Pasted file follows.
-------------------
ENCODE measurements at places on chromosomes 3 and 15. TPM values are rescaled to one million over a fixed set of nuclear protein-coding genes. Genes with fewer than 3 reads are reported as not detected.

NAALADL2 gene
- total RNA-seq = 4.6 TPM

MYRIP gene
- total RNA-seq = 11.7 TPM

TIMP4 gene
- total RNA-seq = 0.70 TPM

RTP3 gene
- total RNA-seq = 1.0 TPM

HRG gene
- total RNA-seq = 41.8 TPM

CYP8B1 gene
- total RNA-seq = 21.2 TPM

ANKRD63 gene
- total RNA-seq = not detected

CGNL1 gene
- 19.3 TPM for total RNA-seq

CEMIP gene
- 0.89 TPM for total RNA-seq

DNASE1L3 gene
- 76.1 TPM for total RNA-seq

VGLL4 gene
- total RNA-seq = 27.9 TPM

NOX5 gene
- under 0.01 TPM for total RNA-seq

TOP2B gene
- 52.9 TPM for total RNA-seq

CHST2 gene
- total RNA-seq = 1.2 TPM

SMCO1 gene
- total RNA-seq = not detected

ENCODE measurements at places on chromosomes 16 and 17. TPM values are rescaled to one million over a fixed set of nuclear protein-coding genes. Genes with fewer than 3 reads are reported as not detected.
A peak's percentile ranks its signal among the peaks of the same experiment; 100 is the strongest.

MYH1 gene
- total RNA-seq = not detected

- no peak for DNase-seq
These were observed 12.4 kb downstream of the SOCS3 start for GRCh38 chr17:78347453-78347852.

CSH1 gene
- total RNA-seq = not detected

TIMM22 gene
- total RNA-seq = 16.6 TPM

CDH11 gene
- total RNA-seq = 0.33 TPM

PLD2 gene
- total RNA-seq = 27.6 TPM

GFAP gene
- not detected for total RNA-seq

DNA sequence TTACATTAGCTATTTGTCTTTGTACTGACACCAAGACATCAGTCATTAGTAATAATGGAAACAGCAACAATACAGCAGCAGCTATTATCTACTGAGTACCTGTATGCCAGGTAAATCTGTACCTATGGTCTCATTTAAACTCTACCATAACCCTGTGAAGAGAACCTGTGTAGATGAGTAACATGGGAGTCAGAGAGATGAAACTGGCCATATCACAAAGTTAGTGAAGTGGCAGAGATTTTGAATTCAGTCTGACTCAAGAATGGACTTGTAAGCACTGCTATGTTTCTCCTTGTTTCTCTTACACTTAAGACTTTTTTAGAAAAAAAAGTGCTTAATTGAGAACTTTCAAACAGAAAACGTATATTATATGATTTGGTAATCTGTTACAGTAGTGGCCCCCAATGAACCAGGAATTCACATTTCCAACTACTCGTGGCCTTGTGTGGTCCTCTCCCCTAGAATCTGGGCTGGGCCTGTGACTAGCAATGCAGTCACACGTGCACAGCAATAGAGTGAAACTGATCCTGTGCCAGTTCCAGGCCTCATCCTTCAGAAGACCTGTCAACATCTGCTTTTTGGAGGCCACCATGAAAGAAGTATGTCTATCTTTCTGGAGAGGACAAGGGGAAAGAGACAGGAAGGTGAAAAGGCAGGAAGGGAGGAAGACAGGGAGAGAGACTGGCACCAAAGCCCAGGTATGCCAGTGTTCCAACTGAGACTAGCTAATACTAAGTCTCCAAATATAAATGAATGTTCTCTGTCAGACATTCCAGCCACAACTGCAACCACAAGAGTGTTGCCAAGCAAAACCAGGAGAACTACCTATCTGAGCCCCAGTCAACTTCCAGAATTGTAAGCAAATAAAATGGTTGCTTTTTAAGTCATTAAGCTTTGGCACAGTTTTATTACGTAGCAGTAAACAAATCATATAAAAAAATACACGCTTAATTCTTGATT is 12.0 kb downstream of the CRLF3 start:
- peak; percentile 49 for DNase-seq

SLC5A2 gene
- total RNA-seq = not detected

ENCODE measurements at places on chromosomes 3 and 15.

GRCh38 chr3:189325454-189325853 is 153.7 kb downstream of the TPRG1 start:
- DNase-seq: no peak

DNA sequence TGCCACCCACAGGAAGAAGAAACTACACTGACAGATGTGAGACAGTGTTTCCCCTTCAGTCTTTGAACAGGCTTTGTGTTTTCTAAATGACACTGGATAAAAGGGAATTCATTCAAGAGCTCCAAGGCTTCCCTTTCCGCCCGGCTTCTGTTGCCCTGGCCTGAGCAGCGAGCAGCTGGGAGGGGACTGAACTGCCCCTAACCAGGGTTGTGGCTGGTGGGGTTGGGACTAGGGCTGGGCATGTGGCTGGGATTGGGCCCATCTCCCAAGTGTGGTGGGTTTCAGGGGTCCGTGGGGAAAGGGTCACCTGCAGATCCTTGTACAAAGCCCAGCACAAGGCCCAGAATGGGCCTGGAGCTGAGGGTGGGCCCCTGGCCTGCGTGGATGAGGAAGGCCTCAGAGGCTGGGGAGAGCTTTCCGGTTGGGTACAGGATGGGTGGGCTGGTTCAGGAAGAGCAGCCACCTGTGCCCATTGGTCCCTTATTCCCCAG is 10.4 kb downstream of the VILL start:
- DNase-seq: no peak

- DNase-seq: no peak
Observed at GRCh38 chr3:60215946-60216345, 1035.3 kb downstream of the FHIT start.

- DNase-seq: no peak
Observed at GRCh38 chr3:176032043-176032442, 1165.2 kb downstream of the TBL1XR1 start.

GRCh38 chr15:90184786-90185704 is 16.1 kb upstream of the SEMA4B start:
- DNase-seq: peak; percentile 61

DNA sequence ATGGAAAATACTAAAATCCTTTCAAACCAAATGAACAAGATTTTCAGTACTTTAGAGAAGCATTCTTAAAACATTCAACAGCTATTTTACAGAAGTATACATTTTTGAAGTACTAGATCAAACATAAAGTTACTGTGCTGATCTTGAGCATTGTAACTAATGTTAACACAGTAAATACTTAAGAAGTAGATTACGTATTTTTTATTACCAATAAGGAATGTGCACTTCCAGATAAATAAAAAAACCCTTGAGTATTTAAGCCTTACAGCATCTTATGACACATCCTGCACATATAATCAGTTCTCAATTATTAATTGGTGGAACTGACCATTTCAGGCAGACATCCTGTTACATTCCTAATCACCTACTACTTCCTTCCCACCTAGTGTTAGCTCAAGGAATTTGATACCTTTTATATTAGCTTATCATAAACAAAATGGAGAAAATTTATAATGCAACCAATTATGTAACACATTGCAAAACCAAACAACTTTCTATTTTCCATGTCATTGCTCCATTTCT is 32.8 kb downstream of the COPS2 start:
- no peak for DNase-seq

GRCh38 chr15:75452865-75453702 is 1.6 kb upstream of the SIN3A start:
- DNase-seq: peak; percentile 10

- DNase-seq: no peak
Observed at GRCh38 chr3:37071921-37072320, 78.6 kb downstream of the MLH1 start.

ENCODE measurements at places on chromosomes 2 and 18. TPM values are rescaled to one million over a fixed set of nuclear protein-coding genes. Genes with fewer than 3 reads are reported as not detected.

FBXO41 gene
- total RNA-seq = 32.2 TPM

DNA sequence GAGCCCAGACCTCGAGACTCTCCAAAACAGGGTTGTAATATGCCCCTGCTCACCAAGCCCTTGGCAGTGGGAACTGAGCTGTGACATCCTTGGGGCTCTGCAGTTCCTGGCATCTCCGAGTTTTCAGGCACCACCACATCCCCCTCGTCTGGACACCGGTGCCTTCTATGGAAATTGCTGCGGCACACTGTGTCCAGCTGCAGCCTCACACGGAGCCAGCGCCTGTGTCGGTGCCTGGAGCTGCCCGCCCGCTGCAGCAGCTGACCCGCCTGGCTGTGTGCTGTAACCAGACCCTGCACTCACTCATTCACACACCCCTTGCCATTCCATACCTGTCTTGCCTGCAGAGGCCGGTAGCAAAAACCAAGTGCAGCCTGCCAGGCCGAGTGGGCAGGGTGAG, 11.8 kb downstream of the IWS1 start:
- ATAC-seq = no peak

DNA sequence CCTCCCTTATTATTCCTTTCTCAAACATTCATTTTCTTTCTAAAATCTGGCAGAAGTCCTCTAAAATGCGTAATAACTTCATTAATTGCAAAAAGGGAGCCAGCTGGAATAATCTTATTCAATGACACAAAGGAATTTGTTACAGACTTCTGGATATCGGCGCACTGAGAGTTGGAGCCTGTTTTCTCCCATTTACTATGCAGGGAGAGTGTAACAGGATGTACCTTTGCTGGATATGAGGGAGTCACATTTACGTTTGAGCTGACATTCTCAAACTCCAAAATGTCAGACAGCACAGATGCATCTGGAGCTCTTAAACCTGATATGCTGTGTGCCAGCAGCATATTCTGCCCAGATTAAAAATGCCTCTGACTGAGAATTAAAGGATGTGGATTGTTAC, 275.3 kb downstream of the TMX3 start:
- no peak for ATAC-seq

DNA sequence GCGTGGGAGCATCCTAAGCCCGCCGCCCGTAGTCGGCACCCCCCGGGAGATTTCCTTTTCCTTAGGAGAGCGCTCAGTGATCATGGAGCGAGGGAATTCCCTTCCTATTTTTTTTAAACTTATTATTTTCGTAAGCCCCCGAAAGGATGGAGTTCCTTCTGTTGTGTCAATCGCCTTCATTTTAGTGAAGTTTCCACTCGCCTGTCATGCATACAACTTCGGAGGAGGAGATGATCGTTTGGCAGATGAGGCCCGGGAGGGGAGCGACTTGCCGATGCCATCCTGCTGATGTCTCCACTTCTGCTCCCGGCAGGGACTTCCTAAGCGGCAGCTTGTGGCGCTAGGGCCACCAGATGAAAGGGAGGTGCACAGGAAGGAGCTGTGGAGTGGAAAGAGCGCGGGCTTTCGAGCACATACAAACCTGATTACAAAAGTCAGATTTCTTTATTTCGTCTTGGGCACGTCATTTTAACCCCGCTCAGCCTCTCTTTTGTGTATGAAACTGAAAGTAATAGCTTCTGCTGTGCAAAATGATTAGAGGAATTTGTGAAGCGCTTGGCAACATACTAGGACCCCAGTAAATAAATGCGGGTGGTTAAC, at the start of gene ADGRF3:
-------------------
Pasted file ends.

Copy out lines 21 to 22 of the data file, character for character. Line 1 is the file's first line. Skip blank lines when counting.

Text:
- 76.1 TPM for total RNA-seq

VGLL4 gene